Reviews

Book review: A Kind of Spark by Elle McNicoll

 

KoSpark

I heard about A Kind of Spark a few weeks ago, as I’ve followed its publisher, Knights Of, since they first formed some years ago. Knights Of are an independent UK publisher looking to boost the voices of marginalised writers and artists, so it came as no surprise to me that they took on this book, which is an own voices by a neurodivergent author.

The story is about 11 year old Addie, who is autistic, and her campaign to get a memorial made for all the ‘witches’ trialled in her small village in Scotland in the 1600s. She can’t help but see the parallels between those who were accused of being a witch and herself – both she and they are seen as other by everyone around them, and she longs to right that.

Before I started this book, I thought it might feature Addie going around different sites and compiling facts about the witches to use for her case, but it’s actually more about how everyone in the village treats her, and her older sister who is also autistic, Keedie.

This made it a very difficult read for me, because the teacher Addie has is truly horrible to her – tearing up her work, humiliating her in front of the class, accusing her of copying, trying to tell her parents that she’s a problem and shouldn’t be in that school – and when I was in Primary School, in the infants class, I had a teacher who bullied me just like that and scared me so much that I got ill and couldn’t physically go in. So for a lot of those scenes, I was in tears trying to squash down my own memories. Added to that were much newer memories that came up in the scenes where Addie would talk to Keedie (who is also the twin of Nina, a neurotypical girl who clearly loves her sisters but doesn’t understand them the way they do each other).

Keedie is about 18, and in the first few months of university. She’s able to commute, so she comes home every night, but it’s clear that it’s taking a toll on her, especially when she tells Addie that she hasn’t told anyone there that she’s autistic and is constantly masking. I connected just as much with Keedie as with Addie because of this, as I masked so much while I was at college and then when I tried working. There’s a scene where Keedie can’t take it anymore and gets thrown into burnout, and it really resonated with me. Well, the whole book did, but these parts were the most intense.

I won’t give away any more of the story, but I will say that reading from Addie’s perspective (it’s written in first person present tense, so it’s a very close narrative style) completely echoed the sensory and social experiences and difficulties I have, along with what it’s like to get wrapped up in a special interest and the strong urge to right things that are clearly wrong. So, if you want to know what it’s like to be autistic, this is the book you should pick up. In fact, I encourage everyone to, as it contains many of the things I want others to be aware of while saying them in a more coherent way than I think I ever could.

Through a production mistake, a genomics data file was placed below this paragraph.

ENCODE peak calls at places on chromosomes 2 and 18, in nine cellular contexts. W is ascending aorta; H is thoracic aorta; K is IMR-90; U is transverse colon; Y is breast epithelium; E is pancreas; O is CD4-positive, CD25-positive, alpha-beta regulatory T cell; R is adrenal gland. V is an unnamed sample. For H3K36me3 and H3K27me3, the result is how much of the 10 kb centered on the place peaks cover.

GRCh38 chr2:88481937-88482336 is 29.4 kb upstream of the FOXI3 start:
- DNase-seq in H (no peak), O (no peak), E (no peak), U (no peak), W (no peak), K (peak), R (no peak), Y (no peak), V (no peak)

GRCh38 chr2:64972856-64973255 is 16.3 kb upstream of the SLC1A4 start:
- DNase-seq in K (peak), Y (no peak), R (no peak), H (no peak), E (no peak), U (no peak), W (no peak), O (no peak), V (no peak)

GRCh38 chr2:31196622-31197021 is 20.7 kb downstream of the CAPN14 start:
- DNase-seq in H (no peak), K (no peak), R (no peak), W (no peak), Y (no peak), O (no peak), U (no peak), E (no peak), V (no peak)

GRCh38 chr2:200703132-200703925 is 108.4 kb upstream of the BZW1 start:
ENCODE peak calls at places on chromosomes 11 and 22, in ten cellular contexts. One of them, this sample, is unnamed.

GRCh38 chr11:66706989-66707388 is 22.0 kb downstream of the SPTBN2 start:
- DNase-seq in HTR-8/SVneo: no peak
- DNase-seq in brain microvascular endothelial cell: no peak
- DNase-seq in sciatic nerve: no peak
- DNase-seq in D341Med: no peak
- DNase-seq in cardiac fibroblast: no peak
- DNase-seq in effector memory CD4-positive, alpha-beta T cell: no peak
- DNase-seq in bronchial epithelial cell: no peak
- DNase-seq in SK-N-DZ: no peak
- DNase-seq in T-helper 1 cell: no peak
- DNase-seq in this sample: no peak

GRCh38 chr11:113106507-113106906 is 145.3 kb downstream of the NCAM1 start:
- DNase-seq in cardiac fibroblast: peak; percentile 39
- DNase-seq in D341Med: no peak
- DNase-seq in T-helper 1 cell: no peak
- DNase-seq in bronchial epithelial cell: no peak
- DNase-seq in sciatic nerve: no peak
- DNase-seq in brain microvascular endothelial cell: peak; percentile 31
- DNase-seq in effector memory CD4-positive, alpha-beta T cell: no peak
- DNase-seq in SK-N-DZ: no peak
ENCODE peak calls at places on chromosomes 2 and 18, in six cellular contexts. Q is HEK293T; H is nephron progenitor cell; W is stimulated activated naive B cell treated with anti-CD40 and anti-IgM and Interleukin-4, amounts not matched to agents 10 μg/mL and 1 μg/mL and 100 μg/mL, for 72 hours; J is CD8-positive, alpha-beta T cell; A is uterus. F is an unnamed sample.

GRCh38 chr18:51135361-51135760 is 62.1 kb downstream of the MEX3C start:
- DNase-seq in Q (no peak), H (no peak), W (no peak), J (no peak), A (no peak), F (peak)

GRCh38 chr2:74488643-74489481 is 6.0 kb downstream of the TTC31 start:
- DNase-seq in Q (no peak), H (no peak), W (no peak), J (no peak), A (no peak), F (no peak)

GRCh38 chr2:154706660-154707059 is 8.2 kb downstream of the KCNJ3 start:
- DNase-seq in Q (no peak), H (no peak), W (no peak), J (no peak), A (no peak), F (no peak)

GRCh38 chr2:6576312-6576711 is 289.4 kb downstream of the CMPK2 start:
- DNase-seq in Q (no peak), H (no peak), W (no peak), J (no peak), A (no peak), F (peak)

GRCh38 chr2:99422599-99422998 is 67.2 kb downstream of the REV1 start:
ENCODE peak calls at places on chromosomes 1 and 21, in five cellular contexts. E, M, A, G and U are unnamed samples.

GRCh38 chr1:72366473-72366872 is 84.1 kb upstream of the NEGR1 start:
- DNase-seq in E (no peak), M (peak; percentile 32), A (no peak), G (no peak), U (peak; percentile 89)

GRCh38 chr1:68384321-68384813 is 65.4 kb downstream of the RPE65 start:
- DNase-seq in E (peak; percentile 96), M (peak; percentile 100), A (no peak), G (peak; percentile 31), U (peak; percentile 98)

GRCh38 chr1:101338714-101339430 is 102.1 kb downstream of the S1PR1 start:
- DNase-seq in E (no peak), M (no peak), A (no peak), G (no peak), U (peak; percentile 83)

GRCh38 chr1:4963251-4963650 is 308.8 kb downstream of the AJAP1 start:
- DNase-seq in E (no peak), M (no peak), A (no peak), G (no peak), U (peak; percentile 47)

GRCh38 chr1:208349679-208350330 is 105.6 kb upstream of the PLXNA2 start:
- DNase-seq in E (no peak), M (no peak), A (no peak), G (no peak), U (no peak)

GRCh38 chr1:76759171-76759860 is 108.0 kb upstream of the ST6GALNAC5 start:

I will say, though, that if you’re a neurodivergent person with similar traumatic experiences to mine, then to be gentle with yourself reading this. It’s hard. Things bubbled up in me that I thought I’d buried long ago. However, I spoke with the author, Elle, about it (she’s very active on Twitter and open to DM’s) and she said that she used a lot of her own experience for this, and it shows.

Also, on a side note, a lot of the people who worked on this book are neurodivergent too. I’m very hopeful that A Kind of Spark will be the start of a big change in the publishing industry, where opening doors to neurodiverse creators is the norm, not the exception.

Once again, please take a look at this book!

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My first author visit at a school

This may be a brief post as I’m so worn out I can barely stay awake, as my energy was taken up entirely by the day – and by the absurd levels of anxiety I’ve had for the past few weeks leading up to today – but it was a great experience and so I wanted to share a bit about it.

So, in partnership with the Isle of Wight Literary Festival Story Festival, which will take place in February 2020, I was invited to go into two schools and visit years 4-6. Lots of other children’s authors were invited to do the same, both local and from the mainland, and everyone I spoke to about it was very excited.

I was too, but as my anxiety runs riot with anything new that’s going on, and knowing my energy often gets spent very quickly when around people, I was terrified. To help ease some of that terror, I ended up scripting out what I wanted to do (even my introduction of who I am) and rehearsing it in my living room a few times until I was fairly confident that I wouldn’t forget any of the major points I wanted to make. I also made sure I had a copy of said script with me in case I lost my train of thought or my words decided to cease up.

I was very pleased with myself when neither of those actually happened, and I didn’t have to refer to my script once. And though I was nervous at the start of every class (I met with a total of five classes), as I got into what I was saying and my reading, my confidence came back. I also taught a mini workshop on where to get story ideas and how to progress them, and I was blown away by the level of creativity the students had, along with their enthusiasm.

I had a lot of fun, and the day really enforced the reason for why I write –  to share my stories and inspire people as other authors have inspired me.

Now, I may not be able to leave the house for a few days while I recover, but I have to say that all that anxiety and uncertainty was worth it, and I hope I get the chance to do it again next year.

Poetry

It’s not always winter

I take the knife and carve away a slither.

The exposed skin reddens at the touch of cold air

and regrows its protective casing.